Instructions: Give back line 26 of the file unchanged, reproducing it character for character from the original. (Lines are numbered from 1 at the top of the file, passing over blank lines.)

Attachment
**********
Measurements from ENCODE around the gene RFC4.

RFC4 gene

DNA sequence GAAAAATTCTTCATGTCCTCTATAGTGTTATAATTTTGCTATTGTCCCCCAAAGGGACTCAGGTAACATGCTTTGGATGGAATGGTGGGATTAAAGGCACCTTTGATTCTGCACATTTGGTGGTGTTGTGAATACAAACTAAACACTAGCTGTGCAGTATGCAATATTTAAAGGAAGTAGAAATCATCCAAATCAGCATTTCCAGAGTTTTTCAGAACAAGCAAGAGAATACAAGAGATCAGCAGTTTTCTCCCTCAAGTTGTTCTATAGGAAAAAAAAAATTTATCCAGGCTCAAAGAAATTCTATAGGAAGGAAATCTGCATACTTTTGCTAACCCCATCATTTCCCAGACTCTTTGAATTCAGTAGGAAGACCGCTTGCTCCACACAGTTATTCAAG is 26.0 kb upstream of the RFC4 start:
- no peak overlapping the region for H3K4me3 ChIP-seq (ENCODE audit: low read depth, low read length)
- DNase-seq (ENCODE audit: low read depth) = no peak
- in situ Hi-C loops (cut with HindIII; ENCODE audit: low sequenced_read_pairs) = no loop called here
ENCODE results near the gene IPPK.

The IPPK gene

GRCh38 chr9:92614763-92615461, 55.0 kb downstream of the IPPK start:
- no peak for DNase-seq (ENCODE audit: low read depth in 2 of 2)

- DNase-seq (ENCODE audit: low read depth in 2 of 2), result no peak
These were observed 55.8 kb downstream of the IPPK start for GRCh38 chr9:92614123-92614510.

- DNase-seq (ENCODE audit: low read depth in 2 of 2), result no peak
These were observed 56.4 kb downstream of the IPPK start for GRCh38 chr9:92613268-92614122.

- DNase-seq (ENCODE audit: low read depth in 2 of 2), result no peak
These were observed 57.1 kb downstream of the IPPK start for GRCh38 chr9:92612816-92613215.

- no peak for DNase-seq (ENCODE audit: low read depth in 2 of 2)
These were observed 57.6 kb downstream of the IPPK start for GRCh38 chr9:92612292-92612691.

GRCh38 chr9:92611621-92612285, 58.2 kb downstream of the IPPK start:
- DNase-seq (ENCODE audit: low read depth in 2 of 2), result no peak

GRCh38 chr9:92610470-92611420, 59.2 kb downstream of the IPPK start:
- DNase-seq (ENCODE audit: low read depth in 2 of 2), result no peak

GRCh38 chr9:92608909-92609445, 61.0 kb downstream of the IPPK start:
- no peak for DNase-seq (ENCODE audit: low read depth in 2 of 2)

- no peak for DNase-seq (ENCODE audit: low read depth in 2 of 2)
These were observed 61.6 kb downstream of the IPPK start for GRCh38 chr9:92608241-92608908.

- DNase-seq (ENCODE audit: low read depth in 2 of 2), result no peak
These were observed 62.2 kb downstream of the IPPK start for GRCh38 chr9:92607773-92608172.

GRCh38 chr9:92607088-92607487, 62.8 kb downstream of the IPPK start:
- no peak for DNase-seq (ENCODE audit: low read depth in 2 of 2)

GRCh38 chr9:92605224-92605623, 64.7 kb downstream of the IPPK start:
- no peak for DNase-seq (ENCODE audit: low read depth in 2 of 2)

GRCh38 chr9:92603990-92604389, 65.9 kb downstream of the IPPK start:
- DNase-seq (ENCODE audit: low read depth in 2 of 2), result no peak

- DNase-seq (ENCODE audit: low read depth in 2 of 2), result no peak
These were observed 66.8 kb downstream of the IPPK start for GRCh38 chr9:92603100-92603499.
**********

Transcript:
These were observed 61.6 kb downstream of the IPPK start for GRCh38 chr9:92608241-92608908.